2. The Chief Medical Officer and Chief Scientific Advisor recommended that some system of population health surveillance, in relation to consumption of GM and other novel foods, be established in their report (Health implications of Genetically Modified Foods, 1999). The ACNFP has considered the question of post market monitoring of GM foods and held a number of open meetings to consider how such monitoring might be conducted. Observers from various organisations, including Greenpeace and Consumers Association attended these ACNFP meetings. A feasibility study on post market monitoring is underway.
  3. Conclusion
    The ACNFP agrees with many of the points raised in the report issued by Friends of the Earth. However, there are some areas where the ACNFP disagrees with the interpretation of the data presented and has set out the basis of its position. The Committee shares the goal of Friends of the Earth of seeking to protect the health and safety of consumers. The Committee is satisfied that current safety assessment procedures allow for a robust and rigorous evaluation of the safety of GM foods. The Committee acknowledges that in order to meet the safety assessment challenges that will be posed by the future GM developments, further research will be needed to refine and further develop the techniques used. The Committee is aware that the Food Standards Agency is funding work in this area and welcomes this initiative.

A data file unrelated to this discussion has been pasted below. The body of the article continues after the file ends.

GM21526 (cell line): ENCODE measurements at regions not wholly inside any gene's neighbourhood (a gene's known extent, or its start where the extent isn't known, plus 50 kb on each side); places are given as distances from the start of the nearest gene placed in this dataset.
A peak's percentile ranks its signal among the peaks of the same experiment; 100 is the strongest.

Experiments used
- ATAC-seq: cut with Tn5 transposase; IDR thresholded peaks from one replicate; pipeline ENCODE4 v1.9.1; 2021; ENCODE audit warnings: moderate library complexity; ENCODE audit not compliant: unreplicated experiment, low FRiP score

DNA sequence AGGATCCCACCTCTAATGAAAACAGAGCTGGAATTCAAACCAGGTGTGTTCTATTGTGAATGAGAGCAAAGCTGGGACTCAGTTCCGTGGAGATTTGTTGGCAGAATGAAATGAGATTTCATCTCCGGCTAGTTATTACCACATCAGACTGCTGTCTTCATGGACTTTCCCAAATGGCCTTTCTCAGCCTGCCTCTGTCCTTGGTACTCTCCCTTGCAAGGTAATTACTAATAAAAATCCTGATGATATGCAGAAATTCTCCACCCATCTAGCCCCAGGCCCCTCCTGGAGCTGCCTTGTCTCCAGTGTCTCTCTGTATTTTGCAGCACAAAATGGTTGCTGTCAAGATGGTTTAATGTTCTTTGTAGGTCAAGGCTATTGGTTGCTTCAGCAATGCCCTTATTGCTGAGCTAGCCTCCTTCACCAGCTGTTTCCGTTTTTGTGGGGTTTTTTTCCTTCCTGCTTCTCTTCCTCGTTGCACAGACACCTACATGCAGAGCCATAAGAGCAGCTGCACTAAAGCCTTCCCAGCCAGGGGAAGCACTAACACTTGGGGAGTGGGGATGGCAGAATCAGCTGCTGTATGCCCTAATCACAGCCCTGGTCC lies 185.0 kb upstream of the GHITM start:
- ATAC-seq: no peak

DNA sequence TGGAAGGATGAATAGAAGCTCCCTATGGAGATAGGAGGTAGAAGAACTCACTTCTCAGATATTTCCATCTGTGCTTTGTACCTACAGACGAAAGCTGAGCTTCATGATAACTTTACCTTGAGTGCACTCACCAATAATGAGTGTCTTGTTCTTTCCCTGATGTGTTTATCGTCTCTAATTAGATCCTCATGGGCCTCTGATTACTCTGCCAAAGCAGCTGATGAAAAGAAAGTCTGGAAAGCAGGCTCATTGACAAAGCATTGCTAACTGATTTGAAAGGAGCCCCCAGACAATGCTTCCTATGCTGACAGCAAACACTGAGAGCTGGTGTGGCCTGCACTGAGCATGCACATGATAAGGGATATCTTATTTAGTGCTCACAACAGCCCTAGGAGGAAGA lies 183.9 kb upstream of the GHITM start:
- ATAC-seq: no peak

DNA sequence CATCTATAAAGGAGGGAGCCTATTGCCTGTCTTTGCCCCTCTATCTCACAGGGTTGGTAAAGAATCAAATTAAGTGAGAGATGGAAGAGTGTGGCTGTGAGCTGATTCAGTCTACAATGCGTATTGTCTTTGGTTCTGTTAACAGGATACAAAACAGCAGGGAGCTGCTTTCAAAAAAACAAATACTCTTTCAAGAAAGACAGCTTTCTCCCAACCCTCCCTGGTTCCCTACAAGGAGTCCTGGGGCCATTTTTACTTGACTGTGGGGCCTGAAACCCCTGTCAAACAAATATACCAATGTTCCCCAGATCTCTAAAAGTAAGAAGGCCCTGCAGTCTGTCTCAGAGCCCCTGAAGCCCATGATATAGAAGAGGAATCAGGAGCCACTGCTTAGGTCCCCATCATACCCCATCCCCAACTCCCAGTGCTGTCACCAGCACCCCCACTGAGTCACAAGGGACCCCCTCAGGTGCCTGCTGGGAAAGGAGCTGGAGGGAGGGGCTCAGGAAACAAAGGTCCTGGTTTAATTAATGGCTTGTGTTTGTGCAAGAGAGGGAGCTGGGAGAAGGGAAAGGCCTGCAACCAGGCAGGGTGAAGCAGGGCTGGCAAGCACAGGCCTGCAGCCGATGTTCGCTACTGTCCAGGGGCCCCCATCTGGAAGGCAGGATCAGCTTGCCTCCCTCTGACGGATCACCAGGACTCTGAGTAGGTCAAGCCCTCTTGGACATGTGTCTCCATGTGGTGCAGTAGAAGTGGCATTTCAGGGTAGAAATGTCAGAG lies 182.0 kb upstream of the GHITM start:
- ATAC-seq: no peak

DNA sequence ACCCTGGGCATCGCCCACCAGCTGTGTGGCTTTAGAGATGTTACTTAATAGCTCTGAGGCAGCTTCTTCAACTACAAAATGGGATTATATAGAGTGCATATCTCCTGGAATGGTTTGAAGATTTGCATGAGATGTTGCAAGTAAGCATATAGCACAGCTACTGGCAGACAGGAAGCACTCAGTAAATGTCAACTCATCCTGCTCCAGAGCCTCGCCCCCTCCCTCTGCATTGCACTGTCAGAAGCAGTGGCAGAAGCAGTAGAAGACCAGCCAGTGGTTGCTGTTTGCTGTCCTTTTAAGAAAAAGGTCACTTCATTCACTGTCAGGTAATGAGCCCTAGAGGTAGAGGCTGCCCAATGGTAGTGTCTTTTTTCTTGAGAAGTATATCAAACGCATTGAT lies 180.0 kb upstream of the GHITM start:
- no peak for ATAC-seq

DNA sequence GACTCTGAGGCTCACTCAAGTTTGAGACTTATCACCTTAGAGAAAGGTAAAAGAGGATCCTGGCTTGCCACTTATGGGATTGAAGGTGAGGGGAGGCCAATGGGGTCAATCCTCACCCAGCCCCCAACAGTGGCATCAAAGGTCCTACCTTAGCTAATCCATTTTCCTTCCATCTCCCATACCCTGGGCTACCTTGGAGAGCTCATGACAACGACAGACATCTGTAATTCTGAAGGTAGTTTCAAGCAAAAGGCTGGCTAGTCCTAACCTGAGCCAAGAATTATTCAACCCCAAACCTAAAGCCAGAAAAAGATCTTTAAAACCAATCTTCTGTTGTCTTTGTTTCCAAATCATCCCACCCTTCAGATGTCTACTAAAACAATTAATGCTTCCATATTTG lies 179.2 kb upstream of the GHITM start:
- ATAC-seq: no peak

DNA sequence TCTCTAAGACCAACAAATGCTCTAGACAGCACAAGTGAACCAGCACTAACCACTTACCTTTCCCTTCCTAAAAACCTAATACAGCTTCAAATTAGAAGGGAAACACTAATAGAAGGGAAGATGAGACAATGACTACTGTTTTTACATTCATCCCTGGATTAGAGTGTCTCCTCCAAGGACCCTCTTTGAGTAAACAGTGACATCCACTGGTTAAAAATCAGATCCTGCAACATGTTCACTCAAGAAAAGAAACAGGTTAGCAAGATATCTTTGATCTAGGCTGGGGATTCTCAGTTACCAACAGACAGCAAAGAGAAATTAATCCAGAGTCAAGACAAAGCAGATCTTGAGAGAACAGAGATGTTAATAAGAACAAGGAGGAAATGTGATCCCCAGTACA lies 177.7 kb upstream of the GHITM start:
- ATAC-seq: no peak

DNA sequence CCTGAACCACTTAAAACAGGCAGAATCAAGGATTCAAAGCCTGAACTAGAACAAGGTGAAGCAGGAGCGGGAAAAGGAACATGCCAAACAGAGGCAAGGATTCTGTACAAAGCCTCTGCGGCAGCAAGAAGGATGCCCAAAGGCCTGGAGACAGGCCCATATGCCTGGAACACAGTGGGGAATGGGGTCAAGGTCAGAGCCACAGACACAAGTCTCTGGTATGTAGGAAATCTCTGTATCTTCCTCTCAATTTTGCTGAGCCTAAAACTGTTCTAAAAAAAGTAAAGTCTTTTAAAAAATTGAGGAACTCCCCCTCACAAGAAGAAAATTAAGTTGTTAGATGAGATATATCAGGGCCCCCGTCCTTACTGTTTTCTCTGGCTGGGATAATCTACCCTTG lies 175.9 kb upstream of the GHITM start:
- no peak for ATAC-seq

1. Codex Ad Hoc Intergovernmental Task Force on foods derived from biotechnology (At Step 5 of the Elaboration Procedure), guidelines for the conduct of food safety assessment of foods derived from recombinant DNA plants

2 the 2000 FAO/WHO joint report - Safety aspects of genetically modified foods of plant origin

3 1994 Report on the Use of Antibiotic Resistance Markers in Genetically Modified Food Organisms and in 1996 (The Use of Antibiotic Resistance Markers in Genetically Modified Plants for Human Food - Clarification of Principles for Decision-Making)

4 Official journal of the European Communities (OJ) L106/1 17.4.2001

5 OECD (1996): Food Safety Evaluation. Report Workshop held in Oxford UK, Sept. 12-15, 1994. ISBN 92-64-14867-1

6 2001 FAO/WHO report: 'Evaluation of Allergenicity of GM Foods'. Regarding the approach to use for the prediction of allergenicity of GM foods

7 the U. S. Center for Disease Control "Investigation of Human Health Effects Associated with Potential Exposure to Genetically Modified Corn" 2000